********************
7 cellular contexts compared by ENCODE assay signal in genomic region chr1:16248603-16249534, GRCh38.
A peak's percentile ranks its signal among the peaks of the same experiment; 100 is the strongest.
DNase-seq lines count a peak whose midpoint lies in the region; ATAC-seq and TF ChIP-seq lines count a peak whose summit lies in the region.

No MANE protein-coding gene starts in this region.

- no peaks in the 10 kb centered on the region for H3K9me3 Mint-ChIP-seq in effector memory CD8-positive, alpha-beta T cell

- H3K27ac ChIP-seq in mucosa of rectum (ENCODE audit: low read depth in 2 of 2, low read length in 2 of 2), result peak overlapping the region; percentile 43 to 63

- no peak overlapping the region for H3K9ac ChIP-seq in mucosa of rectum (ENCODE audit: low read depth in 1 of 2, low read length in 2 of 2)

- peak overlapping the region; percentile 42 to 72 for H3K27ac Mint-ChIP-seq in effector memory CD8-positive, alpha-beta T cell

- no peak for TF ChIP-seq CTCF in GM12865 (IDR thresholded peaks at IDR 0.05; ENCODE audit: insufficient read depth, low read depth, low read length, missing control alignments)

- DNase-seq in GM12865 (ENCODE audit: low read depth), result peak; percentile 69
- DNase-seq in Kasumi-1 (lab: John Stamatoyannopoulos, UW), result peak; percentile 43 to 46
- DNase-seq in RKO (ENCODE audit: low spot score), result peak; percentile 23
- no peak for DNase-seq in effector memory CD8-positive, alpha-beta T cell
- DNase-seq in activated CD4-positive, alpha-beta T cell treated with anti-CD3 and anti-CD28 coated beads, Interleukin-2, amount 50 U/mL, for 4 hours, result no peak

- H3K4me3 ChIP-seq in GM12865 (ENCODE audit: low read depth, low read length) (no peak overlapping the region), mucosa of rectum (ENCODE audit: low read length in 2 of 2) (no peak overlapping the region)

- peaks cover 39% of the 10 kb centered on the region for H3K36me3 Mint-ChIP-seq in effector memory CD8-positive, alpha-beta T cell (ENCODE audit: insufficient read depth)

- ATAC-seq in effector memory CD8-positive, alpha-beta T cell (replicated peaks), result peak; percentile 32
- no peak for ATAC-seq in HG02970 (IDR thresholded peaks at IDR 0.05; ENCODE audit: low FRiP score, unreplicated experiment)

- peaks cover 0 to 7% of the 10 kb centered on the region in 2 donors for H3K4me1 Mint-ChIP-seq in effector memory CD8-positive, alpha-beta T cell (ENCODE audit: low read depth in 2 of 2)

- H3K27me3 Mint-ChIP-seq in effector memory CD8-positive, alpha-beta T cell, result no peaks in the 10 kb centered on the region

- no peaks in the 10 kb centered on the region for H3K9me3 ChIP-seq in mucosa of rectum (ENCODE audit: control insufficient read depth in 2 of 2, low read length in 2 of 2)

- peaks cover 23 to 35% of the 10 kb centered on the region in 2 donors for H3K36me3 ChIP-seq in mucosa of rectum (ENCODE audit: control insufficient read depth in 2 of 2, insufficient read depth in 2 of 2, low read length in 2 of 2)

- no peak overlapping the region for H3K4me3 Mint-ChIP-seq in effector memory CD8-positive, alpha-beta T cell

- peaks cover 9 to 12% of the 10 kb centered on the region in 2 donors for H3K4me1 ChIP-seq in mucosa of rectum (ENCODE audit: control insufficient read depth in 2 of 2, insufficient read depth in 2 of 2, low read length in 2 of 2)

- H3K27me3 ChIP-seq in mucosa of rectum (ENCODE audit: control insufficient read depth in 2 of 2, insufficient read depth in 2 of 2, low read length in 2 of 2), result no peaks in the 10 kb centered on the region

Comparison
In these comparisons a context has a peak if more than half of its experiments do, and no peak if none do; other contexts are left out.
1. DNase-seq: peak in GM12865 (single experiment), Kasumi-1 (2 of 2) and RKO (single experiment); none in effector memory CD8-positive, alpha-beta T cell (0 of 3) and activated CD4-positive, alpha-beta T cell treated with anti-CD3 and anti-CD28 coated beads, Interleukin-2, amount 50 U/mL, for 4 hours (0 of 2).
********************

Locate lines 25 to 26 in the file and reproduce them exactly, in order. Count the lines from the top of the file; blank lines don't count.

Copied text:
- H3K27me3 ChIP-seq in mucosa of rectum (ENCODE audit: control insufficient read depth in 2 of 2, insufficient read depth in 2 of 2, low read length in 2 of 2), result no peaks in the 10 kb centered on the region

Comparison